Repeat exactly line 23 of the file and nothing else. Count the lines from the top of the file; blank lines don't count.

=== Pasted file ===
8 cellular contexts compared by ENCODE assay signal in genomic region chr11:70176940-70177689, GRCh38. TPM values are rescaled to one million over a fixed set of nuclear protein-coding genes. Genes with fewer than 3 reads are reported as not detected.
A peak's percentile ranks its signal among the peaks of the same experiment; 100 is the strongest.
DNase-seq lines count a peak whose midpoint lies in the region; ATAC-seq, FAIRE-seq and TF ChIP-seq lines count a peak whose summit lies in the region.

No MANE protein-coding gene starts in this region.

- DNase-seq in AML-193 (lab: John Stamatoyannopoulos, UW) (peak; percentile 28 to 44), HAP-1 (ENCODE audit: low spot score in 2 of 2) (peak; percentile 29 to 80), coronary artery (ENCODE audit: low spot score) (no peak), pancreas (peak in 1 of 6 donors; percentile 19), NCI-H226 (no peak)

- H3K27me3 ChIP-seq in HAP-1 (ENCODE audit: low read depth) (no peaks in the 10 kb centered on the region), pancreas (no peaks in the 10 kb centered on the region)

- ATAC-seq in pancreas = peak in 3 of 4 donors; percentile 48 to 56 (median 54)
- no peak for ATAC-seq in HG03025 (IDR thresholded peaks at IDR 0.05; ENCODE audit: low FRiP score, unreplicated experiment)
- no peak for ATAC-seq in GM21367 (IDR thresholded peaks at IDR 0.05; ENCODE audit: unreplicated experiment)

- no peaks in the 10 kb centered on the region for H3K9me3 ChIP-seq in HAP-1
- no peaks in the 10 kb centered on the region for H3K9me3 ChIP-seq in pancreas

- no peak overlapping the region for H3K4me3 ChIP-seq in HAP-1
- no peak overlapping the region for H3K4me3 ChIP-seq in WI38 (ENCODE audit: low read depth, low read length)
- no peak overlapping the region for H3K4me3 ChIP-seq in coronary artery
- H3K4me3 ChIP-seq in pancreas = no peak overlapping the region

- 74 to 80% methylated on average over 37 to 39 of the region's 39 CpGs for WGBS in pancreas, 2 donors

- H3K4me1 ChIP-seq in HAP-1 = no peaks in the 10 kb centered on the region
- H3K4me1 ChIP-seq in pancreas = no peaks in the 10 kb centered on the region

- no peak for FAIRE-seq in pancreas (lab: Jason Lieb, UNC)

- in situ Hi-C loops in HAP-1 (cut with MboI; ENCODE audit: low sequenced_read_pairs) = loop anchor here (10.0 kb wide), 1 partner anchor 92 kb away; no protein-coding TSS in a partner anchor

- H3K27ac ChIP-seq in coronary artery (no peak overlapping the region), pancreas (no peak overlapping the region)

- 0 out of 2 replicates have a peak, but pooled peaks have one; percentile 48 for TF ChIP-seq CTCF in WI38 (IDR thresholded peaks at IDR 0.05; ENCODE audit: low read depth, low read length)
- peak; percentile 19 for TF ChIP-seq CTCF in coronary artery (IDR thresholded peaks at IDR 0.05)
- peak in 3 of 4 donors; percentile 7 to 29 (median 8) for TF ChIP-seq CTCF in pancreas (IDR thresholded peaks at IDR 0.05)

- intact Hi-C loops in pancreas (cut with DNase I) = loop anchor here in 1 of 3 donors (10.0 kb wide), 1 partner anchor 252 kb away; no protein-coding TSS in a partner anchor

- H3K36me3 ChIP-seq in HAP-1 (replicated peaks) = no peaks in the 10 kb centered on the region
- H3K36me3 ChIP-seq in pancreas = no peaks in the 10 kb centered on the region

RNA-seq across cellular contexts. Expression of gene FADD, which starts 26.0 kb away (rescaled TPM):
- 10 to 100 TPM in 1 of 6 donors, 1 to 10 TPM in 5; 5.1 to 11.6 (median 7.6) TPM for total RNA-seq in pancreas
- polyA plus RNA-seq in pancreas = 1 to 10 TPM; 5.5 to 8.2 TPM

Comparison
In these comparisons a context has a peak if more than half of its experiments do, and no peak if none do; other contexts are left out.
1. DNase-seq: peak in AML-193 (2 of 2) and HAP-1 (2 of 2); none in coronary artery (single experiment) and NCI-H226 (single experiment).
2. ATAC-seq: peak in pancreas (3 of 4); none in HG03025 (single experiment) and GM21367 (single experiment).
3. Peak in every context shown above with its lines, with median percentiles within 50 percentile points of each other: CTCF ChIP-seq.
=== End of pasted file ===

- peak; percentile 19 for TF ChIP-seq CTCF in coronary artery (IDR thresholded peaks at IDR 0.05)